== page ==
O Christmas Tree - 2*

I was pretty high when I read this one, but I'm pretty sure it wasn't the weed making it a convoluted head-scratcher. It's told from the heroine's POV this time as she's serving as one of Florence Nightingale's nurses in the Crimean War. I found it pretty impossible to buy into the premise of this one. She's a widowed upper-class mother of a young son who leaves her child with her parents, the couple from the previous story, to set off for the Crimea. The exposition points out that she used her late husband's influential contacts to get Nightingale to accept her...then has the heroine lamenting that she's been stuck here three long years waiting for permission to go home. Permission other women were granted. Influential contacts only work one way?

While I liked the romance more in this story - he's a shy beta sort and this was a friends-to-lovers sort of story - their cute banter and warm sexual tension got lost in the plot noise. There's a fire, a friendly matchmaking sultan and a sultan's wife who gets a wig made of the heroine's hair. I still can't really make sense of it.

No Crib For a Bed - 3*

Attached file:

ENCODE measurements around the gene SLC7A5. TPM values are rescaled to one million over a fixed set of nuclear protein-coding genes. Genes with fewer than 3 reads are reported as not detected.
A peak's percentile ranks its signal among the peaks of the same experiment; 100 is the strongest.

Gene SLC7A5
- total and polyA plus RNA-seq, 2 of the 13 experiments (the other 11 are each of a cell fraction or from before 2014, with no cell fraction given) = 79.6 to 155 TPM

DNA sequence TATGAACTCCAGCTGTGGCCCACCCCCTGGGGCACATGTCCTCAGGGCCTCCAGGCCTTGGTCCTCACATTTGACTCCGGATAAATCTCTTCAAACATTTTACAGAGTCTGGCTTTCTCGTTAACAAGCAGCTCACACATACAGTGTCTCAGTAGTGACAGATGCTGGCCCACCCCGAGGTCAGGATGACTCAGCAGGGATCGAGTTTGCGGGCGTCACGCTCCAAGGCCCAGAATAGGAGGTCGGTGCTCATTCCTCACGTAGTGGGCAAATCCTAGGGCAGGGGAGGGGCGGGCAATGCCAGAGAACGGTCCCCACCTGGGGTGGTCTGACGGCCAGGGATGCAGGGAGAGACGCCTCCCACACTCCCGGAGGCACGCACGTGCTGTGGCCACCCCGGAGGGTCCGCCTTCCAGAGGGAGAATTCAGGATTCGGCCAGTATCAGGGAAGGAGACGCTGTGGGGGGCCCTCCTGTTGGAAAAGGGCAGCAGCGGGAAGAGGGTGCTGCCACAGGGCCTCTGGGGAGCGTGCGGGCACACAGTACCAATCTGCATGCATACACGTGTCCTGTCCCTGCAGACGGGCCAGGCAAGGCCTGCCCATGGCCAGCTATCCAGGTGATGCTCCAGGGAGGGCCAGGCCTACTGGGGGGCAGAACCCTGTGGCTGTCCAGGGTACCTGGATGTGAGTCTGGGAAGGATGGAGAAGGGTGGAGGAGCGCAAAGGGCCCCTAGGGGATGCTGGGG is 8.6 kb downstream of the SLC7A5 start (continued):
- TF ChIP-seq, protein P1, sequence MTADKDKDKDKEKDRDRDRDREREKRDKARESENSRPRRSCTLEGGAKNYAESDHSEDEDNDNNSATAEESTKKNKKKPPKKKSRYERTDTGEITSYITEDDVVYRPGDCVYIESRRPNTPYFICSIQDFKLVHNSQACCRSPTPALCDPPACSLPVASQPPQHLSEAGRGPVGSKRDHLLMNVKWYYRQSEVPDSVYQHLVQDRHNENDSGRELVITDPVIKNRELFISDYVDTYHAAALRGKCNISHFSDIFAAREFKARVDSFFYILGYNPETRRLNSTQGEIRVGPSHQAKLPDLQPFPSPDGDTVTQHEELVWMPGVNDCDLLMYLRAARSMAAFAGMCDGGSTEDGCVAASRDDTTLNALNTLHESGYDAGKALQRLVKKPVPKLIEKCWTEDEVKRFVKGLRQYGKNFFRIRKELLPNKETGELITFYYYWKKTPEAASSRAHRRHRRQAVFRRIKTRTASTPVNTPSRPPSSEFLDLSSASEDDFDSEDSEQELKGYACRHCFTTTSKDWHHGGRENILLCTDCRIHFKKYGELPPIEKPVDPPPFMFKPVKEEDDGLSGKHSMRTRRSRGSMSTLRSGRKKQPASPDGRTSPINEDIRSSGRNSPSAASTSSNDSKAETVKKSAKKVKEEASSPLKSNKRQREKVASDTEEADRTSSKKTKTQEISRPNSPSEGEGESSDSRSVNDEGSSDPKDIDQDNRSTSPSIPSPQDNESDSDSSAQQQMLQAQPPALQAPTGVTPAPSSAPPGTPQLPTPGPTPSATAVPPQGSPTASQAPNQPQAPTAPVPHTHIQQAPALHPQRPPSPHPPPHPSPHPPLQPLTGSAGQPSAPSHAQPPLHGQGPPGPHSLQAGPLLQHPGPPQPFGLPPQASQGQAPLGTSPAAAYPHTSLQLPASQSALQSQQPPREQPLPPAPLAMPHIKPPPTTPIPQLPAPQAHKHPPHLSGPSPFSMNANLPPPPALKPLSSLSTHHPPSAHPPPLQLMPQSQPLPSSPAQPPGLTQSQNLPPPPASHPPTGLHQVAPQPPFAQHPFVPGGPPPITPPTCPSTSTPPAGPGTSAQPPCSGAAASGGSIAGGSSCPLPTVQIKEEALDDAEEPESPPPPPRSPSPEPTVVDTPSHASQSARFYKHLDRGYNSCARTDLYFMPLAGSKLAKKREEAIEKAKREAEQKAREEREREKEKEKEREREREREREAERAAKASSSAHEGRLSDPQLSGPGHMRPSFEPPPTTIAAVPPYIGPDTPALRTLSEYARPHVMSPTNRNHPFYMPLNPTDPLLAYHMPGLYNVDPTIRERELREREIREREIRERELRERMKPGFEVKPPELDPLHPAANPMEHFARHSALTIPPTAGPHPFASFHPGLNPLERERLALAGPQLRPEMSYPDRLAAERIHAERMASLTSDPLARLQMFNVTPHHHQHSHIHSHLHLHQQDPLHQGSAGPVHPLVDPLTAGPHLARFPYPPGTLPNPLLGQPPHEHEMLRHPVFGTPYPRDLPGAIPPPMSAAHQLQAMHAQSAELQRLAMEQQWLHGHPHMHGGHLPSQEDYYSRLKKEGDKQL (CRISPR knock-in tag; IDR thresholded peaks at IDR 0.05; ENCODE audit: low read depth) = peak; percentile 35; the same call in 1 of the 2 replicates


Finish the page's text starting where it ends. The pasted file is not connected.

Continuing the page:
I thought this was the strongest of the three stories. It's told from the POV of the hero, the son of the last story's heroine, who's on his way home to Philadelphia from his position as Army surgeon at Fort Laramie. He's riding the train with his friend the heroine, who's father is the fort's hospital administrator, and a white woman who's been "rescued" from a Cheyenne reservation to be reunited with family in Iowa. The hero's also on his way to marry his longtime fiancee who he hasn't seen in a few years.

Along the eventful train trip home - he delivers an infant in a bloody delivery the mother doesn't survive, he reunites the white Indian woman with her family, the heroine and he take a shine to the orphaned infant - he takes stock of his life and realizes that not only is he in love with the heroine, but his privileged, Philadelphia life isn't for him anymore. He needs the intelligent, capable nurse heroine as a companion in a purposeful life rather than a pretty, ornamental wife in a comfortable life. Everything in the story ties into this realization and character growth, making it the most coherent of the three by far. A too-neat ending keeps it from being a great story.